Aging as a Man
My research done on this topic was fairly extensive. After all, it's been a couple of lifetimes since I was a male.
Times, like lifetimes, have changed and today men are much more conscientious of their health and what happens in and to their physical bodies. As you grow older, your body experiences change. It doesn't matter if your male or female; that's just a fact of aging.
In a way, men are very fortunate. A woman gets old while a man becomes distinguished. A woman wrinkles, but a man develops facial character. A woman turns gray-headed, but a man turns silver. So goes life.
Men are more fortunate in another respect as well. Much more time, money and energy has been devoted to science, research and healing of male physiological problems. Until a few years ago, virtually all stress-related research was conducted on men. (I guess women weren't supposed to get stressed.) Truth is, both genders are stressed to the breaking point. But, according to studies, there is a tremendous difference in how the genders treat their stress.
Women, the yin energy of the universe, are more prone to mediate, use herbs and practice holistic therapies such as aromatherapy. Men, the yang energy of the universe, tend to be linear thinkers that have been taught that if it doesn't create pain, can't be seen and doesn't come with a fever and chills, it isn't real. Male logic takes the lack of tangible symptoms into account and dismisses the complaint; ignore the problem it will go away. Stress can't be seen or thumped on, but the results of it are real.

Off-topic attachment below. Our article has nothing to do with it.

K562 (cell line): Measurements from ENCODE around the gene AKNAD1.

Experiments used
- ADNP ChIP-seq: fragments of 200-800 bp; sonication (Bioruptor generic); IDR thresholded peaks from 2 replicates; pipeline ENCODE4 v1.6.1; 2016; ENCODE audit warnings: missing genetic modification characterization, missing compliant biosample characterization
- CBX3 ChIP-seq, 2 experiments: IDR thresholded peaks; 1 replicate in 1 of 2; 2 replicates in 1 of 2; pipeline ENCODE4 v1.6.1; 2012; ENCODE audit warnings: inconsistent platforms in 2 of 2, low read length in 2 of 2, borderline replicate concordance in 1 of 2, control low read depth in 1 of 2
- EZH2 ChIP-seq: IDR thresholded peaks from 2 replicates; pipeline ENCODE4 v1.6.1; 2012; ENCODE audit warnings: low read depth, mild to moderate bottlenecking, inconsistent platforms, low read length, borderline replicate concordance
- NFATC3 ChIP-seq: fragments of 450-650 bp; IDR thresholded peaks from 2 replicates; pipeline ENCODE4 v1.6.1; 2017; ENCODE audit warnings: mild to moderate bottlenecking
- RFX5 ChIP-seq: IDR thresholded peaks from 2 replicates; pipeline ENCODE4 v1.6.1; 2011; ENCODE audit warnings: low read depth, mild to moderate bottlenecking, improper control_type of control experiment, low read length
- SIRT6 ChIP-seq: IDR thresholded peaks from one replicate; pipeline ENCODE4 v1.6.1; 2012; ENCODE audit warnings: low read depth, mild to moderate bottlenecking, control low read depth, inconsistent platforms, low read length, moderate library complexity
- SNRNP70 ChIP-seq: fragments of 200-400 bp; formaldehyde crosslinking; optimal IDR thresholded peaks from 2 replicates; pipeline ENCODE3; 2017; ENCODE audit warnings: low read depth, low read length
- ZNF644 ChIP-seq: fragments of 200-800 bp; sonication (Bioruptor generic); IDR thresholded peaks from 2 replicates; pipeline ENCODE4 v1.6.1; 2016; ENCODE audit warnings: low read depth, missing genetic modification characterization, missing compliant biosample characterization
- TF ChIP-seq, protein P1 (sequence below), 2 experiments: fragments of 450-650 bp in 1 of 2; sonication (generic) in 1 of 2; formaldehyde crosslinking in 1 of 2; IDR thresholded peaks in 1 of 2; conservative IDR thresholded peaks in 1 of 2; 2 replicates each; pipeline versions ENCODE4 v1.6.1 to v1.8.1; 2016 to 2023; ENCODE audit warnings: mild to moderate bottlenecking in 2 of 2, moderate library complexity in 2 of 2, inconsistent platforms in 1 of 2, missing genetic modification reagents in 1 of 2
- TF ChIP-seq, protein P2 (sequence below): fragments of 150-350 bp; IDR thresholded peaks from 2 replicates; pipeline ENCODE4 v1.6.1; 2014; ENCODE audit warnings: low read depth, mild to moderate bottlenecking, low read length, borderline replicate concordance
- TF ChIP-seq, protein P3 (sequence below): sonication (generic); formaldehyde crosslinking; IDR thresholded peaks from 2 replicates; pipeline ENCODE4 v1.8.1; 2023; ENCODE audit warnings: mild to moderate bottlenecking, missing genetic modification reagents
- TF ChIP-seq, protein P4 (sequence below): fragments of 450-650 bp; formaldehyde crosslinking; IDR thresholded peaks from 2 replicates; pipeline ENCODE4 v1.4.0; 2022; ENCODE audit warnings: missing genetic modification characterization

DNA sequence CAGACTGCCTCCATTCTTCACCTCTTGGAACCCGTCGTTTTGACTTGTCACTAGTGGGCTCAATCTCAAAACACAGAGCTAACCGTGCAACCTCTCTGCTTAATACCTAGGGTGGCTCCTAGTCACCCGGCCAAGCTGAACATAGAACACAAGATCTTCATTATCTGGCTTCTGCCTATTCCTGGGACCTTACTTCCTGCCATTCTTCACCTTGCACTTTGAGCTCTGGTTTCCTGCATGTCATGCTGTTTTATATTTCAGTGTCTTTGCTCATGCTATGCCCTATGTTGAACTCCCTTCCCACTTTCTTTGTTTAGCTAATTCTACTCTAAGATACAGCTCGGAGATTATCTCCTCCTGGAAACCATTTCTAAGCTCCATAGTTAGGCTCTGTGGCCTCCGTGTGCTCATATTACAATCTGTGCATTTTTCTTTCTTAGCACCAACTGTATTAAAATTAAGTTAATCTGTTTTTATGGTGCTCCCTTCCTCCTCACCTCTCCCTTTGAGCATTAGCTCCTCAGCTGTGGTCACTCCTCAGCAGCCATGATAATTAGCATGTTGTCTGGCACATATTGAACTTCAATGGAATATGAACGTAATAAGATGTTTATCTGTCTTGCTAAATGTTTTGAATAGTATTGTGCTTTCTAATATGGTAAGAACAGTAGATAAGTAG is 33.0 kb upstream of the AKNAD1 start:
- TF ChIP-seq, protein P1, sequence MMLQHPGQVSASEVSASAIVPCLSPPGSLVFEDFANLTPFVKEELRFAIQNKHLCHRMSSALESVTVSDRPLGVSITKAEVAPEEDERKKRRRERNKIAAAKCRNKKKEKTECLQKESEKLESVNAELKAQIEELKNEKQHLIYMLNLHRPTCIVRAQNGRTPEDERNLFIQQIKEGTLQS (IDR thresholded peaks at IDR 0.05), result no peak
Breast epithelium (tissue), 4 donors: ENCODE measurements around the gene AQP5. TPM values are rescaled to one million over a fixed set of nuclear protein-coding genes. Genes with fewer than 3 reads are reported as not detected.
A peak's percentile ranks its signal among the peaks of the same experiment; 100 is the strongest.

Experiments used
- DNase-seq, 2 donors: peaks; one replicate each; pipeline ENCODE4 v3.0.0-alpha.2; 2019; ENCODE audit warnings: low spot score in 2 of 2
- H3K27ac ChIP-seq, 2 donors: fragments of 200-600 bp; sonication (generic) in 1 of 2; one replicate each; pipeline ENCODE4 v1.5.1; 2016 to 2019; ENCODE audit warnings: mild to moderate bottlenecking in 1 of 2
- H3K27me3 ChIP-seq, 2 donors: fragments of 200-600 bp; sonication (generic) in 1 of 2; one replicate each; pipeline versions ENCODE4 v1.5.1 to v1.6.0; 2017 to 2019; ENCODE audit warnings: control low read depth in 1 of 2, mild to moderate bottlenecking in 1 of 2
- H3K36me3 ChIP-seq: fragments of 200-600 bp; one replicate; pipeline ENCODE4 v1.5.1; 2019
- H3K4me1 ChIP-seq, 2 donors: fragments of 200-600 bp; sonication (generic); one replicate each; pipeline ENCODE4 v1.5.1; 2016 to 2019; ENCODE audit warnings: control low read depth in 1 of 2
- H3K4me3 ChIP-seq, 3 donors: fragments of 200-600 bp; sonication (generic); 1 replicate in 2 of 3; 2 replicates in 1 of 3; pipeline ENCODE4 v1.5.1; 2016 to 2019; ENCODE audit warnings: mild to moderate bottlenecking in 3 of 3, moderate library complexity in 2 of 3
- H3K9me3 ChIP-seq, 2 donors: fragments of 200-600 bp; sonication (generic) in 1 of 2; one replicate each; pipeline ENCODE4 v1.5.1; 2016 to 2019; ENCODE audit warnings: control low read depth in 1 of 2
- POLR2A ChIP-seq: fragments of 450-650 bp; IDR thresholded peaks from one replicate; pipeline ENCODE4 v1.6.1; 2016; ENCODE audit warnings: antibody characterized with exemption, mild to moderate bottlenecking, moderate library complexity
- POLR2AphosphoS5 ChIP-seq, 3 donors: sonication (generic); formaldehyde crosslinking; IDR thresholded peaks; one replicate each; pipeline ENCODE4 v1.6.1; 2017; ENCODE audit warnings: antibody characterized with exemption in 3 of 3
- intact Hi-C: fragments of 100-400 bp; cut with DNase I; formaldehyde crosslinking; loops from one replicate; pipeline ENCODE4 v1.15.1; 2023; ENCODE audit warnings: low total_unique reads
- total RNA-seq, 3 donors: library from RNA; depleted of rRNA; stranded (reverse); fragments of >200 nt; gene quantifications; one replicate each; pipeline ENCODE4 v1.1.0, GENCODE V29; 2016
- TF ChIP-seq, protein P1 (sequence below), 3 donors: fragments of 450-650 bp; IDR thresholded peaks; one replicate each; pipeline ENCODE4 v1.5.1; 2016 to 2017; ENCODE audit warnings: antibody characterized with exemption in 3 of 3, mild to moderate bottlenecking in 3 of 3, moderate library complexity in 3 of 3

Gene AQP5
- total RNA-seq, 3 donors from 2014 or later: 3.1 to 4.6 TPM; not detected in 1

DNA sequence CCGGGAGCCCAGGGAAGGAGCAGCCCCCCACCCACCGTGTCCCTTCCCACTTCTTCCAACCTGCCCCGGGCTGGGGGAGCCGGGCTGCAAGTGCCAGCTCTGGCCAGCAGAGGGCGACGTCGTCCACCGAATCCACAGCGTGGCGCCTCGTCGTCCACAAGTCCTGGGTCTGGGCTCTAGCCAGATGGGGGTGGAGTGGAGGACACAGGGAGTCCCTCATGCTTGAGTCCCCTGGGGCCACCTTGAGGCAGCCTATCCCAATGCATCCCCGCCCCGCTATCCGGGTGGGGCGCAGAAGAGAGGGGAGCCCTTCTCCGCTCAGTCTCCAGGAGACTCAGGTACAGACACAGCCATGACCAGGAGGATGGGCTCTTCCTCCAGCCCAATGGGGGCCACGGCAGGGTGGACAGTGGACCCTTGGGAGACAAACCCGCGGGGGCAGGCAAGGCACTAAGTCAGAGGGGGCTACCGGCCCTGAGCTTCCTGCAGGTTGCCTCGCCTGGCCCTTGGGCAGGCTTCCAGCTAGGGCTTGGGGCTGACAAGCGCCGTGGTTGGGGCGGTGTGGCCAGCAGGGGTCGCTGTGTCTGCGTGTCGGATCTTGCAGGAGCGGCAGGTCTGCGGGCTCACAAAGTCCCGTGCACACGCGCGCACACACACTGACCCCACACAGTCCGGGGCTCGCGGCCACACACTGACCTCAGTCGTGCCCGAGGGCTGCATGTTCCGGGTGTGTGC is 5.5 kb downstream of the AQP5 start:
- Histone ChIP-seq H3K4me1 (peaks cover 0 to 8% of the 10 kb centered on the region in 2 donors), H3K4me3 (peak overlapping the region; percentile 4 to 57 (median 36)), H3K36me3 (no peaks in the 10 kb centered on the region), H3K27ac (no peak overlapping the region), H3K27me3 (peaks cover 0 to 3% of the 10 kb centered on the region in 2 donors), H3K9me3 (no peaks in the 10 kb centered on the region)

It is true that there are men in denial, and those numbers are growing, and there are men that strive to be healthy. The bottom line on stress is that denial does not work and stress is killing them. It is a serious problem that can be controlled. You might want to try some of the stress-buster ideas listed in the health and aging section.
On the upside, men seem to understand that the body has requirements and needs that must be seen to. A friend, who owns a classic sports car, told me he views the upkeep of his body the way he does his car. If he doesn't take care of it, it will fall apart and stop running. He is religious when it comes to basic maintenance such as nutritional supplements, plenty of water and sleep.
Men have also learned that a sedentary life is a detriment to their health. Even if they may be stuck behind a desk all day, they know that a few minutes of daily exercise can reduce stress and help keep them fit. I have two male friends that are classic examples of maintaining physical fitness as you age. They are a doubles team in the senior tennis league and will be playing at Wimbelton. I won't name names or give exact ages, but collectively they are over 150 years old. Aging gracefully seems to be primarily a mental exercise.